In the remote prehistoric period the territory of the Ligurian Piedmont is populated by the Cro-Magnon man; in the Neolithic period, around 5000 years ago, an inhabitant of the place that today is called Seborga carves an idol of stone, while others chip away small stones to make some tools. In that period man has spread also to the islands, from the Balearics to Malta to the Peloponnesus and in all the Mediterranean.
For a millions of years man inhabits this area, this Ligurian Provenza, gifted with a fortunate climate that has allowed him to prevail over glacial periods. A Ligurian population, always settled in our mountains, made of rough, strong and patient men who, incredibly, love these stones, this barren and poor land.
Towards the end of the Bronze Age, 1250 - 1300 B.C., one small tribe, belonging to the Celtic world and coming from the Euro-Asian east, crosses the barrier of the Maritime Alps, comes down along the divide that from the Marguareis mountain descends to the sea at Bordighera and occupies the west side of the mountain.
In the mountains, and always on the western side, some important people are buried in large tombs. Among them, one burial ground gives this place the name of Seborga. The occupied territory, divided into four villages (today Castelvittorio, Baiardo, Perinaldo and Seborga) is governed by eight men, two from each village, who then elect a leader.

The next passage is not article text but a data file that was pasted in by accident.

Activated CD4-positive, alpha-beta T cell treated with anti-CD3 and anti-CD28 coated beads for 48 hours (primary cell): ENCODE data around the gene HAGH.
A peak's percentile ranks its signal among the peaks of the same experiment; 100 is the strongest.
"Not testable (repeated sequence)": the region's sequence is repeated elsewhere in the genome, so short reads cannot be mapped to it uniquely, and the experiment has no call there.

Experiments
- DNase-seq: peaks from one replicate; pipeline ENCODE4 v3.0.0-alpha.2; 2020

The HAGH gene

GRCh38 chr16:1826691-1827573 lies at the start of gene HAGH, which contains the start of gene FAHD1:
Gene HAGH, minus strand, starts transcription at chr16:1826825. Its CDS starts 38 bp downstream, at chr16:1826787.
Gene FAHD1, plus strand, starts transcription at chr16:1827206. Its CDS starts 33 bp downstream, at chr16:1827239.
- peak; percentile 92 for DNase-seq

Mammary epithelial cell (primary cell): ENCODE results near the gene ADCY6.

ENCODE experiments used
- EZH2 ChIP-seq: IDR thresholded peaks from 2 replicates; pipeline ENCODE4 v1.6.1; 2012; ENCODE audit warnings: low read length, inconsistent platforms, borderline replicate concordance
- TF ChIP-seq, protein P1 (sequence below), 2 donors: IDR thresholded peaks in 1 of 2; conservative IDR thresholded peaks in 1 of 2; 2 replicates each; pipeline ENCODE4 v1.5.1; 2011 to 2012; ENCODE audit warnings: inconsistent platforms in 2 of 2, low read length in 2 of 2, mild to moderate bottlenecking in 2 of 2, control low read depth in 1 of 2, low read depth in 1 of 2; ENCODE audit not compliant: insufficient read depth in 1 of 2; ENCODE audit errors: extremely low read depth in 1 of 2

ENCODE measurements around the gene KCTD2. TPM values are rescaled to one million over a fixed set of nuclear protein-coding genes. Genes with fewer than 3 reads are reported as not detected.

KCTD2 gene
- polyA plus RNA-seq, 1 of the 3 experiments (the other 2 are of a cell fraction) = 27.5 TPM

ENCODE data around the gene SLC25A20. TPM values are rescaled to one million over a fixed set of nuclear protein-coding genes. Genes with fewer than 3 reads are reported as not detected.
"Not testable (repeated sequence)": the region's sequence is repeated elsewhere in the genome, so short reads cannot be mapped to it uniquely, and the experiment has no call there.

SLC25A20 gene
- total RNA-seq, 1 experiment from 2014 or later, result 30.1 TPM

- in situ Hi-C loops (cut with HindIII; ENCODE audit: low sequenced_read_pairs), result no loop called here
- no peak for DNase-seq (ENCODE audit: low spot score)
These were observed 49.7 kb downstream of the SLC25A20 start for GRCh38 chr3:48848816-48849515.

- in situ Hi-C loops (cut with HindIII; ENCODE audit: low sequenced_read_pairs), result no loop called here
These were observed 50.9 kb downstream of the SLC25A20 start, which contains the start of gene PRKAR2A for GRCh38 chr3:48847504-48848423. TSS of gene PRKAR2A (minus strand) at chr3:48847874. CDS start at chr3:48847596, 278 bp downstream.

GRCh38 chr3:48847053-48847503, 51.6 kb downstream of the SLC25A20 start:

The eight faithful and their descendants settle in these places and near the main tomb: they guard it, they defend it and they make it a reason for living for thousands of years and more.
This tradition, of eight plus one, will continue for thousands of years to come, until the time of the establishment of the rules of the “Paupera Militia Christi” of Saint Bernard and the Order from which its name originates.
With some difficulties, the descendants of the original tribe become part of the Ligurian population and, in part, they adopt the local language and customs, maintaining at the same time their own. One of the words that they accept, typical of the Palaeolithic-Mediterranean language, is the name that is given to the place: Sepulcrum. This name will give the village a prerogative and a sacred role, never to be lost or forgotten.
The ancestors of present day Seborgans do not get involved in the Romano-Ligurian wars, indifferent to the object of the dispute: officially the creation of a coastal road that links Rome with Marseilles, but in practice the subjugation of the Ligurian people to Rome.
At the time of Jesus Christ and the early Christian church, Seborga, with all probability, is directly interested in the absurd issue of the siblings of Jesus. The particular affection that the Jews have for the Ligurian Provenza zone is clearly documented; the Romans themselves confirm this line of contact by exiling to the Rodano valley and the surrounding area the Jews who resist and revolt against Roman domination. With the crucifixion of Christ, begins the Diaspora of Christians to different parts of the world and, of course, in our mountains, where they meet the descendants of the Celtic tribes.